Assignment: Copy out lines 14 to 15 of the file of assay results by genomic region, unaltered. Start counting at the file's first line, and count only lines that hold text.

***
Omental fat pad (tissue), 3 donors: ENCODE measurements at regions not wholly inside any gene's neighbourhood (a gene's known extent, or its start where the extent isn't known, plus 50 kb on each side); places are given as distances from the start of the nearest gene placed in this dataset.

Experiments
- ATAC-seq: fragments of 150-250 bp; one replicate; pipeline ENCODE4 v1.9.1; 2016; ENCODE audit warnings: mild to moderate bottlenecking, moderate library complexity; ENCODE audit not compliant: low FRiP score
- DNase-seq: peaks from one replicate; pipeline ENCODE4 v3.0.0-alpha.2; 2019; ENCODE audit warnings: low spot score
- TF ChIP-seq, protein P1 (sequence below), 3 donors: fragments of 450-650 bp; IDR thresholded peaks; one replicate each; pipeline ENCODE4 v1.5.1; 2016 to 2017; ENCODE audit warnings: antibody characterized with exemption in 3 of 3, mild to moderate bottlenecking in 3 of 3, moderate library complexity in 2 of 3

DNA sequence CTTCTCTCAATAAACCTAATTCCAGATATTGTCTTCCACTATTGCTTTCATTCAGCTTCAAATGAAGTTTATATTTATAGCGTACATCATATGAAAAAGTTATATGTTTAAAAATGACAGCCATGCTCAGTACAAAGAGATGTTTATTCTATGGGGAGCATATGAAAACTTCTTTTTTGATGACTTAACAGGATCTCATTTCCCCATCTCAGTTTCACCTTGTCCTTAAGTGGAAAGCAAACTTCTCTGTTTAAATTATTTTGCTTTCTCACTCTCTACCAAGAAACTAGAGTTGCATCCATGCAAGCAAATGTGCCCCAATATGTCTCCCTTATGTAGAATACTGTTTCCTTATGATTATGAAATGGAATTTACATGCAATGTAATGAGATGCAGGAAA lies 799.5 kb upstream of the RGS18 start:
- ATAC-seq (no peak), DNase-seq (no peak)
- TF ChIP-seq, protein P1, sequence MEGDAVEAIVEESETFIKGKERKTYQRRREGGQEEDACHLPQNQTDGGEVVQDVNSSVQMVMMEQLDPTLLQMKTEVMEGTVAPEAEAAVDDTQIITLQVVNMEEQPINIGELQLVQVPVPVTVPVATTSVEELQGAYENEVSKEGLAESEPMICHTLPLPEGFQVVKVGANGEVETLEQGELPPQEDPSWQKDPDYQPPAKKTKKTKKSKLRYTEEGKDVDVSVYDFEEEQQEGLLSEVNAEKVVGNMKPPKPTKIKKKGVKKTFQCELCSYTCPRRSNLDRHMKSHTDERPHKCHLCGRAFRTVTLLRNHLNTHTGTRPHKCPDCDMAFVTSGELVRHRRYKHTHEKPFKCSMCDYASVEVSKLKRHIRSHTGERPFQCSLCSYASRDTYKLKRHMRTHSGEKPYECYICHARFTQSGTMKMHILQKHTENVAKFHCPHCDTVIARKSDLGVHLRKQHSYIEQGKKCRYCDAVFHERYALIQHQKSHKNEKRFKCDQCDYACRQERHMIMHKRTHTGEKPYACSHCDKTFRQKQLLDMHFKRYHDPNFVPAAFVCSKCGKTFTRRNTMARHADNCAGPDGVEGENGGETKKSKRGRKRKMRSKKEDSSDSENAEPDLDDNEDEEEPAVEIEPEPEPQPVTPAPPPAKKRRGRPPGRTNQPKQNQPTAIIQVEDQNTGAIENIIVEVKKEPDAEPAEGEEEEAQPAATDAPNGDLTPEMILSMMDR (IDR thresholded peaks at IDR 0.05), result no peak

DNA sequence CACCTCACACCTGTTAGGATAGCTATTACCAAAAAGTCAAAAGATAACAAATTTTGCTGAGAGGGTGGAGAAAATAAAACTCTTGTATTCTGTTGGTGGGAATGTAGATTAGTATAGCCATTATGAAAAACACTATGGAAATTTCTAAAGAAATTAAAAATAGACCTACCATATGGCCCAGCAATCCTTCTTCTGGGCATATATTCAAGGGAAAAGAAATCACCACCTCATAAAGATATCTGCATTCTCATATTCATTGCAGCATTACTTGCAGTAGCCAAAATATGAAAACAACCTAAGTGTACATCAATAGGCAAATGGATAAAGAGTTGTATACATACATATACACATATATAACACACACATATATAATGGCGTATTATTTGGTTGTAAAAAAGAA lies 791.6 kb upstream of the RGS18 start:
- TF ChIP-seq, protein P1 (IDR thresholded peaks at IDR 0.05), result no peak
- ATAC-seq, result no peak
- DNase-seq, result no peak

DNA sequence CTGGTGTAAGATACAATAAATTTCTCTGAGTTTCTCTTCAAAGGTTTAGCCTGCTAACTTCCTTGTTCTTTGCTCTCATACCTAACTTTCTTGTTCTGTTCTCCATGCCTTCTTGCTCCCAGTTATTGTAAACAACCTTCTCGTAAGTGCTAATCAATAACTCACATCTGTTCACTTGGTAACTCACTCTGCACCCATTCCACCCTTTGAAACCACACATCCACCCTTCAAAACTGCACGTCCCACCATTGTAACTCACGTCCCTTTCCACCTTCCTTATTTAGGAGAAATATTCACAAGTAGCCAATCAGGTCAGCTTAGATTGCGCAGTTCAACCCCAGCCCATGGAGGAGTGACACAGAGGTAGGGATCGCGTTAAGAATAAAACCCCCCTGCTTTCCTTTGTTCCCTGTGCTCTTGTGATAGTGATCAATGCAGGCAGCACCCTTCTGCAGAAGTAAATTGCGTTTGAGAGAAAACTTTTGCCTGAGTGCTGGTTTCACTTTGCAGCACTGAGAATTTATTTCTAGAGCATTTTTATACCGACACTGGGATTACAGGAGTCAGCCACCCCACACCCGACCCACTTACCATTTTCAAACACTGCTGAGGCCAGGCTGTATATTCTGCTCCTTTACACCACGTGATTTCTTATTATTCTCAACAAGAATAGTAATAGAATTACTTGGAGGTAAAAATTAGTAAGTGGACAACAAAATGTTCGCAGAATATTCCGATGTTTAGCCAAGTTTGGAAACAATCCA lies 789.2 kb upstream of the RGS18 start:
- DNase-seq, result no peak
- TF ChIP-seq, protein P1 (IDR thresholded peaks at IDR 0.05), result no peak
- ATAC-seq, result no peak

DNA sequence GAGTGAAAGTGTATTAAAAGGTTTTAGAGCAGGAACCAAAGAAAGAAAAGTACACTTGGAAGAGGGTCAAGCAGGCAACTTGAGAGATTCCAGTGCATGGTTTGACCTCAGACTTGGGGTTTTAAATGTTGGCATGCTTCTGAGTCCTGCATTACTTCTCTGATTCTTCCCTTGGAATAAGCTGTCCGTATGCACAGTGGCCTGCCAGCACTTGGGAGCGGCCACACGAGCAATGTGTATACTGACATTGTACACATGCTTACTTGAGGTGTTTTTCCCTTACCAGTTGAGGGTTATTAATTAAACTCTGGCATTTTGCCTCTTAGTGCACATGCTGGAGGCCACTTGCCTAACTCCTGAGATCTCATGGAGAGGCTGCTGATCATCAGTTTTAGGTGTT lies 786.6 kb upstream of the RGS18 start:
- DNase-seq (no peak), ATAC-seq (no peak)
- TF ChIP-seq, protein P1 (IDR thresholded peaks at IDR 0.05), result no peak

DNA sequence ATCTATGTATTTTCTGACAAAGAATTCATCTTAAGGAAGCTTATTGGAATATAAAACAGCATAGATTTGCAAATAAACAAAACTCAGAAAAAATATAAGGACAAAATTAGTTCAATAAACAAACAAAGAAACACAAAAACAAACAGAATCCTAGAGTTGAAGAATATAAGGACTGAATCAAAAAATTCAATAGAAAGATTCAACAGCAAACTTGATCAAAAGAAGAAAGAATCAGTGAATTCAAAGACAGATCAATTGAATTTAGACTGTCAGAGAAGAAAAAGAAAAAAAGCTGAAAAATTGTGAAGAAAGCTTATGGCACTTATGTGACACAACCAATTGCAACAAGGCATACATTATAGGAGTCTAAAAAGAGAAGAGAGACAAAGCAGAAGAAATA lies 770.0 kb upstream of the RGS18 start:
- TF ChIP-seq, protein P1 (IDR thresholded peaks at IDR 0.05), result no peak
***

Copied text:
- DNase-seq, result no peak
- TF ChIP-seq, protein P1 (IDR thresholded peaks at IDR 0.05), result no peak